Later in a quieter moment, he told Road Racing Ireland magazine: "It was a relief to finish, as Honda had given me the best bike possible and I didn't let them down. It was satisfying to prove I was well worthy of their support and the effort some people had given me. I was under real pressure to pull off a result and I did it."
His first stop after the ceremonies were concluded? The beer tent for a well-earned drink with family and friends.
Another TT legend, the late Steve Hislop, said: "Joey winning that F1 race was a memorable achievement, establishing him as a genuine Superbike rider again. You have to hand it to him; he produced the goods when it mattered."
This was Joey's 24th TT victory and he went on to make it the record 26 by winning the 250 and 125cc races before the end of the week.
During the 250cc race presentations, Joey was made an unofficial Knight of the Isle of Man and received a gold replica of the Manx Sword of State from then Island Minister for Tourism and Leisure David Cretney, who said: "Not only are you King of the Mountain, but now a Knight of the Isle of Man."
At 48-years-old and with a record 26 TT wins to his name, would he return to possibly add to that total?
Unfortunately, we'll never know.
Four days after the Senior TT, Joey's sponsor and friend Andy McMenemy took his own life, a shattering blow after the glory and euphoria of TT week. That same night, Joey received the Freedom of his home town Ballymoney with crowds lining the streets to acclaim their hero.
Joey, known only to his family, then headed off to Estonia, arguably to get his head 'showered' on one of his mercy missions to deliver food, clothes and toys to orphaned children.
While there, he entered that fateful Estonia Motorcycling Federation meeting at Tallinn and after winning a Superbike race his life was ended following a crash in the 125cc race.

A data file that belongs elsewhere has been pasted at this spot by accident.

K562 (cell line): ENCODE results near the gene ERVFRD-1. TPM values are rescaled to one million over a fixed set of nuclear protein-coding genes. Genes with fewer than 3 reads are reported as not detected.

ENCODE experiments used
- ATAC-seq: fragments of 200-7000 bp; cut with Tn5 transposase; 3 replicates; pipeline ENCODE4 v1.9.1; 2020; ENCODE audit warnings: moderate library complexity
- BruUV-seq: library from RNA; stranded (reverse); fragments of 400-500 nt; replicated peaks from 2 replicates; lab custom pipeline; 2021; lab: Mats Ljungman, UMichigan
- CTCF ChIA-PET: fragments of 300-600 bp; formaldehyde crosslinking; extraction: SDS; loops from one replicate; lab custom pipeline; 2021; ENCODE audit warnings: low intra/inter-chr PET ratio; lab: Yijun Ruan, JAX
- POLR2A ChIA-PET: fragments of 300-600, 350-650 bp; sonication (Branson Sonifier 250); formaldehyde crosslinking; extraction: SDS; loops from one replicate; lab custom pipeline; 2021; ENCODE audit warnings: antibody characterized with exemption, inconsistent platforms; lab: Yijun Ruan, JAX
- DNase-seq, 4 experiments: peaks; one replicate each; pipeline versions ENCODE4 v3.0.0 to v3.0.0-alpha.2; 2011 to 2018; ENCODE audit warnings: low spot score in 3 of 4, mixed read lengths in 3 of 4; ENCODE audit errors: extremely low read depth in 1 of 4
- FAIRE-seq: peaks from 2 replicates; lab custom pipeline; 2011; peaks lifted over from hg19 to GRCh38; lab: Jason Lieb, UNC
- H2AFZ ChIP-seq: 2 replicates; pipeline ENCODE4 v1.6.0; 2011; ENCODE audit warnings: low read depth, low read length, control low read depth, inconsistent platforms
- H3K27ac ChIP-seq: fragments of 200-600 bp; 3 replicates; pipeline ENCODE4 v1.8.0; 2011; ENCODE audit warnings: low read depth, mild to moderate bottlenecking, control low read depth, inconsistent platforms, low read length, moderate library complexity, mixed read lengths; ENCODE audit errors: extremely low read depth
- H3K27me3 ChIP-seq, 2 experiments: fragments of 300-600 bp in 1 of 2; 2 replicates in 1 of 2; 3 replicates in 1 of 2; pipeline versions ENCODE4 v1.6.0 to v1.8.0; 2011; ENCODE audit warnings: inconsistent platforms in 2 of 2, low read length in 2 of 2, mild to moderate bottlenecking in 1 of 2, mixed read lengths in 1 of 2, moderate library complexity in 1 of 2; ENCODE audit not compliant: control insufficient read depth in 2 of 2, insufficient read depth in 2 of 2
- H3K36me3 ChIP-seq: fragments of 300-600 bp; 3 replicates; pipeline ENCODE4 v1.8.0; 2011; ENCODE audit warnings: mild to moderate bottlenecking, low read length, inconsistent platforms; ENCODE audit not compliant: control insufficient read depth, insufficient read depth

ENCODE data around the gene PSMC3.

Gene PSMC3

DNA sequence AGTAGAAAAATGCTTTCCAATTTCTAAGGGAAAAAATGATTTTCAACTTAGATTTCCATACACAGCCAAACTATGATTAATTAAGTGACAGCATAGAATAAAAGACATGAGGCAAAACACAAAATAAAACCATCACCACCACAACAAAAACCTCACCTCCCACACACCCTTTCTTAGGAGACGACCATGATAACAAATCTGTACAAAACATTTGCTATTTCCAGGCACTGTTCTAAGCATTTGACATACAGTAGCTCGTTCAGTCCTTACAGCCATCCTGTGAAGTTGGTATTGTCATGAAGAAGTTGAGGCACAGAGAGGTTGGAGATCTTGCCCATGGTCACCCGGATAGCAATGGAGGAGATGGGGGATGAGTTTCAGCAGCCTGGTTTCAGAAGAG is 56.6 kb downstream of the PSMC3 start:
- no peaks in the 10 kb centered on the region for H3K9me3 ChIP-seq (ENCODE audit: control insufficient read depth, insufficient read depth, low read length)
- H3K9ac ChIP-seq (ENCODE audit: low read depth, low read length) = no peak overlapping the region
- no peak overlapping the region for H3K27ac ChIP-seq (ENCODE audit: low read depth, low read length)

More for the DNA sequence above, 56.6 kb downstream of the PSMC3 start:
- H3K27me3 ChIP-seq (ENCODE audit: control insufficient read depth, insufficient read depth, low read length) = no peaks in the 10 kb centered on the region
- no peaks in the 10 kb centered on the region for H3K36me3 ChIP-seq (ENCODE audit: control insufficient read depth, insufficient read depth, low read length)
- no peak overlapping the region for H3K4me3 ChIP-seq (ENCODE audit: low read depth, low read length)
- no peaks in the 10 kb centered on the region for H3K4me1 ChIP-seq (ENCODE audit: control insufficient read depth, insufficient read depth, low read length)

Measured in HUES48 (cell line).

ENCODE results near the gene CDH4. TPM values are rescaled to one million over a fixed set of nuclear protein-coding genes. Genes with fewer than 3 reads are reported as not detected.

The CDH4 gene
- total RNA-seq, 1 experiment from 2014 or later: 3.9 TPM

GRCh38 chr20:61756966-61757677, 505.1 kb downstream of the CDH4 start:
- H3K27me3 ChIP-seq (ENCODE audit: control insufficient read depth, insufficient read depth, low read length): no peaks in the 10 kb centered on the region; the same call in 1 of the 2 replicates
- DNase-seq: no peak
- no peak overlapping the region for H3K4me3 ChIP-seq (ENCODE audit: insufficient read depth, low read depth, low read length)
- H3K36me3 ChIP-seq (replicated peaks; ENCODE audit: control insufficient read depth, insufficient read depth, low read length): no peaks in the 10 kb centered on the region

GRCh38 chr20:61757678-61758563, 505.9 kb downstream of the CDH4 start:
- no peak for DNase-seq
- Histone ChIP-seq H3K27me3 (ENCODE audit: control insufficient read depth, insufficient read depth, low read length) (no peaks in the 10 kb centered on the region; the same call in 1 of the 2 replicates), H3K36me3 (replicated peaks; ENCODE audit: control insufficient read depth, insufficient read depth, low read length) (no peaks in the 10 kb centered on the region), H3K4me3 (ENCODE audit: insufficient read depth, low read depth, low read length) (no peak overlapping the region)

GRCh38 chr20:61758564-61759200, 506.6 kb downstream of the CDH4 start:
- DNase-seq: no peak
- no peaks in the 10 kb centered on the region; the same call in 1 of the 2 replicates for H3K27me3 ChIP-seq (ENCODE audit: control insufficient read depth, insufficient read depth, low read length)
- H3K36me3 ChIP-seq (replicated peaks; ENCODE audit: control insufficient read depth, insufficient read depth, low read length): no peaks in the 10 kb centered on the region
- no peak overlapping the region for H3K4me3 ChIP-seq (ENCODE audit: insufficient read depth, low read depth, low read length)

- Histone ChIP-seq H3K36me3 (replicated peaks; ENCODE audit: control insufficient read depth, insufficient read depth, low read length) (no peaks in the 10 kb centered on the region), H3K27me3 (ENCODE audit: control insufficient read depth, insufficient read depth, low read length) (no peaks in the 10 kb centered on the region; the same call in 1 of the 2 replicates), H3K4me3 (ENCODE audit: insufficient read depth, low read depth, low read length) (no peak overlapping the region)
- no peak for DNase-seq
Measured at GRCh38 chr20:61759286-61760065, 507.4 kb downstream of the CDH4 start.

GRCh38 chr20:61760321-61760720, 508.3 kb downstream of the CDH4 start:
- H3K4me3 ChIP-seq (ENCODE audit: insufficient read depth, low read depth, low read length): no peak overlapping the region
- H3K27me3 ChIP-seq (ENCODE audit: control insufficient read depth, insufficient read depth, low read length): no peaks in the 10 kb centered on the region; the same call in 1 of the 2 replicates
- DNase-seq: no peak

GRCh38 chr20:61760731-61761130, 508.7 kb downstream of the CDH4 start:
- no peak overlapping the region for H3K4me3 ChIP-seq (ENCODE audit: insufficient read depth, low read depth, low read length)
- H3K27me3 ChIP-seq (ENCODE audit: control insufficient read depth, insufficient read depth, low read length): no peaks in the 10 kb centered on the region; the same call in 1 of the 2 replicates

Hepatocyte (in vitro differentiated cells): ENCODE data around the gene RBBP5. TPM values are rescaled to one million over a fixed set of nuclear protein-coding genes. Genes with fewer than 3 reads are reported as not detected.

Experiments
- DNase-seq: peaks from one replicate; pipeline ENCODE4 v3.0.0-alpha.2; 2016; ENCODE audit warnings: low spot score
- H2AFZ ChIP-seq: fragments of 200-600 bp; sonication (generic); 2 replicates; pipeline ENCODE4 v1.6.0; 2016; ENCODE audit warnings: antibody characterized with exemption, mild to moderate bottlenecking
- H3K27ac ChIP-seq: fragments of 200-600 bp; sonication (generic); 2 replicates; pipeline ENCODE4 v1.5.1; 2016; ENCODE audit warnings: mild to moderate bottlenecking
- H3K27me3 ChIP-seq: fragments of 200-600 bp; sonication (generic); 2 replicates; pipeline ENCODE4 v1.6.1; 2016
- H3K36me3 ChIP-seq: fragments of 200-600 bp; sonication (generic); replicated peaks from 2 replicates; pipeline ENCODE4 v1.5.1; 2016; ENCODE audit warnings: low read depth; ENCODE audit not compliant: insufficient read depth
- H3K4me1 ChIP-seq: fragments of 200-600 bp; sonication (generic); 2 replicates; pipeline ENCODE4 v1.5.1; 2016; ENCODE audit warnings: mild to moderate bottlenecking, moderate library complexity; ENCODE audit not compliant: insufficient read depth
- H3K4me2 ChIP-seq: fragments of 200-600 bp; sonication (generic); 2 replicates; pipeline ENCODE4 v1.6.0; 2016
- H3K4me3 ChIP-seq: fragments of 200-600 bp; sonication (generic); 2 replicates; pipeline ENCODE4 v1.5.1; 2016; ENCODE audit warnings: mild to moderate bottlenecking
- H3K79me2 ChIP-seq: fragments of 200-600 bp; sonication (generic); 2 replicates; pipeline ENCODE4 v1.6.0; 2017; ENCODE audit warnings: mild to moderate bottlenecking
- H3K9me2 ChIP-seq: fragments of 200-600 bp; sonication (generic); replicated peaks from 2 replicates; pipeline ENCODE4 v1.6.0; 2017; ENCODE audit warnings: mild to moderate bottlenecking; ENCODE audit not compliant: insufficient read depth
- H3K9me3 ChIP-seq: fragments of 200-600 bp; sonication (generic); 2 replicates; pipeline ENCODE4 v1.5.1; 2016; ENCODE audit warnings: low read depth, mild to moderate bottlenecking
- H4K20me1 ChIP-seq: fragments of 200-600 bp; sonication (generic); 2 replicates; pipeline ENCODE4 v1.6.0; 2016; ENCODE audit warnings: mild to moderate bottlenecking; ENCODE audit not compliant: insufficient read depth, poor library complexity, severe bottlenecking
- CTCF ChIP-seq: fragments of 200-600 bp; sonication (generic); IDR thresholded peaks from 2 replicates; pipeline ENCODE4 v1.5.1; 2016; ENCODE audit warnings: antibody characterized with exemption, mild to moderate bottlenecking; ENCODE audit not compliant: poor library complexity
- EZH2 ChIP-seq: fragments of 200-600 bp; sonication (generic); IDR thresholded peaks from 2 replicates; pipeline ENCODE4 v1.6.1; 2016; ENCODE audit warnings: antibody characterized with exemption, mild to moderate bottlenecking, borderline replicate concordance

A true legend of motorcycle racing was gone, a severe blow firstly to his family and then his legion of fans near and far epitomised by the huge attendance at his funeral to Garryduff Church burial ground.
A couple of quotes spring to mind, the first from that gifted writer Jimmy Walker in a 1977 article on Dunlop. Walker wrote: "The tiny Co Antrim rider with the long-haired look of a wild Irish Leprechaun had a wall-of-death style which would have made Evel Knievel turn white, yet he rarely fell off. Tucked down behind the fairing, he resembles a high-speed Pony Express rider escaping the Apaches - and he rarely failed to finish the trip."
The second came from Ray McCullough, one of the all-time greats of Irish motorcycling, who said: "He was a terrific rider, a bit rough and ready in the early days. Racing with him, you always felt safe as a lot of boys would be pushing you out of the way, but there was none of that from Joey. When he came past me he always left plenty of room.
"I have two abiding memories of Joey; one of a 250cc race at the Temple where the two of us fought tooth and nail, passing and re-passing, flying over the notorious Temple jumps.
"It all came down to Rectory Corner, a tight hairpin on the last lap. I was leading and the next thing Joey flew past me - he was nearly in Saintfield before he got pulled up!
"Then I had what was probably the biggest crash of my career off a 750cc Yamaha at the North West 200 rounding the fast bend before Station (it has been straightened since then) ending up in hospital and who was one of the first to visit?
"Joey, of course, still in his leathers. We were fierce rivals on the track, but off it he was a shy, quiet man who would have done anything for you."